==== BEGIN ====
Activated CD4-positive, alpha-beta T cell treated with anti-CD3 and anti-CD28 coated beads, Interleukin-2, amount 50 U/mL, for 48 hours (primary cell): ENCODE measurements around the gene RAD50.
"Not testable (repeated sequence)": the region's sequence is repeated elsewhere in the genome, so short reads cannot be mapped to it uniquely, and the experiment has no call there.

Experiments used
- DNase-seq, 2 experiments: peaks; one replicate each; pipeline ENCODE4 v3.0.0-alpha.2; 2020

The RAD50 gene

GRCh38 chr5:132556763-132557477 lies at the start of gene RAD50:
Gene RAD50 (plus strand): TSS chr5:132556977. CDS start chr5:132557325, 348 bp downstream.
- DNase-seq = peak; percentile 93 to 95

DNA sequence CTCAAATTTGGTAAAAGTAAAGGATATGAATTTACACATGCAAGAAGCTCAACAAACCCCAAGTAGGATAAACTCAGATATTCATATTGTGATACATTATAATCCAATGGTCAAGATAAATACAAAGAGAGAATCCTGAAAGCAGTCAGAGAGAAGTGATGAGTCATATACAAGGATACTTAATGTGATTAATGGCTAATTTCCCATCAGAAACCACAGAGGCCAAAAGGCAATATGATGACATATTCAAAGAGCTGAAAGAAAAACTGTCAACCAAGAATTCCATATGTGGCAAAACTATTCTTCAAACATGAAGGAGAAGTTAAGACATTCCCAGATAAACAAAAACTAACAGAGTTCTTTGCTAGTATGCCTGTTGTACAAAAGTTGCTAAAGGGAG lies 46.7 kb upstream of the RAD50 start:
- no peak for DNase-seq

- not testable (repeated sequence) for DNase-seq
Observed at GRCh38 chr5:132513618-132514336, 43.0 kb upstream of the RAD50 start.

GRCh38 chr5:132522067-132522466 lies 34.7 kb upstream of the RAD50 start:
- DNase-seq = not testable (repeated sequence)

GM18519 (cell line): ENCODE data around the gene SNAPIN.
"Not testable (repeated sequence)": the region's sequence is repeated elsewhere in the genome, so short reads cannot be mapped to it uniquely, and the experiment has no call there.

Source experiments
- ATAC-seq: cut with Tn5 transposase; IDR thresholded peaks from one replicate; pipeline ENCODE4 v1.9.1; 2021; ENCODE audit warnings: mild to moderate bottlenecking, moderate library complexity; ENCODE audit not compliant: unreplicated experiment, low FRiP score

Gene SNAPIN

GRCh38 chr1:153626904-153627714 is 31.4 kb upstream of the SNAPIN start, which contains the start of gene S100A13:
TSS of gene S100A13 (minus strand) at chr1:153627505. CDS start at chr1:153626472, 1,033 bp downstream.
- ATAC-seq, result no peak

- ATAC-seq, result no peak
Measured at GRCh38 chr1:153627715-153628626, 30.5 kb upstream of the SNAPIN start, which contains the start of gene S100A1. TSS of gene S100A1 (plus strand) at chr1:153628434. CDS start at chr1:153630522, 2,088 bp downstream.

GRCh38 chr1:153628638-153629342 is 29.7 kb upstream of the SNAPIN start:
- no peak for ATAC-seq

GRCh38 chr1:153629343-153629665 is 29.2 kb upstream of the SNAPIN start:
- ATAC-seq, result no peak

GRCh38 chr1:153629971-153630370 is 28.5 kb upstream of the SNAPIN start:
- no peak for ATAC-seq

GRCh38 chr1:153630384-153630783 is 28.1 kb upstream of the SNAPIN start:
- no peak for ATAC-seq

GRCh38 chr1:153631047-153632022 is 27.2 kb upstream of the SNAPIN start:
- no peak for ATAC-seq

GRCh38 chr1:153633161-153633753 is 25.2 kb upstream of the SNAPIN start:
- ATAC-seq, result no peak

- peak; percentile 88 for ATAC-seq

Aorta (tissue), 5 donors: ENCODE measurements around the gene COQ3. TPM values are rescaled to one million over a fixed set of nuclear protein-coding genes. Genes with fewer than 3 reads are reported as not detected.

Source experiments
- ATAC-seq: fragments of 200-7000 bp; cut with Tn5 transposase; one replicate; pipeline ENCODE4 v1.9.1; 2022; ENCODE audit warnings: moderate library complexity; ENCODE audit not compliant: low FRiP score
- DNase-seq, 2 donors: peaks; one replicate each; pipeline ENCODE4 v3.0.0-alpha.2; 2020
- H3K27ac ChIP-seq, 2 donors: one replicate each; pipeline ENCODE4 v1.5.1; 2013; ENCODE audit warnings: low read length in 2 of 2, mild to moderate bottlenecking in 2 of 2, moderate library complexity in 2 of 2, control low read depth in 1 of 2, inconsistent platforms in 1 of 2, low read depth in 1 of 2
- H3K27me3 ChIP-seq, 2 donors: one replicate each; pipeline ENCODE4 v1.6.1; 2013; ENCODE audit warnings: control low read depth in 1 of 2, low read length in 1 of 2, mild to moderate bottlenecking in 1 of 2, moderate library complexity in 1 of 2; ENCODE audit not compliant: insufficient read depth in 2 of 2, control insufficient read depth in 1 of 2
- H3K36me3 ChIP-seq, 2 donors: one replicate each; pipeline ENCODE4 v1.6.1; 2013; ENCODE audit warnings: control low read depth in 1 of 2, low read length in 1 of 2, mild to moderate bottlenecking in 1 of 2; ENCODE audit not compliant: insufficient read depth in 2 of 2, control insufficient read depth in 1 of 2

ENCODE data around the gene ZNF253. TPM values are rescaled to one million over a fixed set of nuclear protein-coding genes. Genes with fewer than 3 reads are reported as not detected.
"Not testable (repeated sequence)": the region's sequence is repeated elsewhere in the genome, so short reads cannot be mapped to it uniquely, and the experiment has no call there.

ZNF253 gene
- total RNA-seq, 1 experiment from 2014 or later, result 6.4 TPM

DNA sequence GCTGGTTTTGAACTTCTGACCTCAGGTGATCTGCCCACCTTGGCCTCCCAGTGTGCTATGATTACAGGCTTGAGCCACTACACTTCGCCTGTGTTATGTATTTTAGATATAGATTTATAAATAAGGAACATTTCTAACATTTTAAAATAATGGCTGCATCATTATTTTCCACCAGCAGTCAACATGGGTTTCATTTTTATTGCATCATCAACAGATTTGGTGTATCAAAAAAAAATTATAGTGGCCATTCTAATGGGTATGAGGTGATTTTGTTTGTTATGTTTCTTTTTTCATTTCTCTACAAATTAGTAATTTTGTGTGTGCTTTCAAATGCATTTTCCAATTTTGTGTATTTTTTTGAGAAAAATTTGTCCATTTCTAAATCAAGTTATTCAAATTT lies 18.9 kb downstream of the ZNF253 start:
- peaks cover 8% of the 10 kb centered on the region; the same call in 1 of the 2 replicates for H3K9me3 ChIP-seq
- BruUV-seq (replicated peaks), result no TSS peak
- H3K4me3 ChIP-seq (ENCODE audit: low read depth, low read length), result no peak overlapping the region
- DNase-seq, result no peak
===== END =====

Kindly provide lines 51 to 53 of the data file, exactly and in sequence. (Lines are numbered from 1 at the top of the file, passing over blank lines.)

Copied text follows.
- BruUV-seq (replicated peaks), result no TSS peak
- H3K4me3 ChIP-seq (ENCODE audit: low read depth, low read length), result no peak overlapping the region
- DNase-seq, result no peak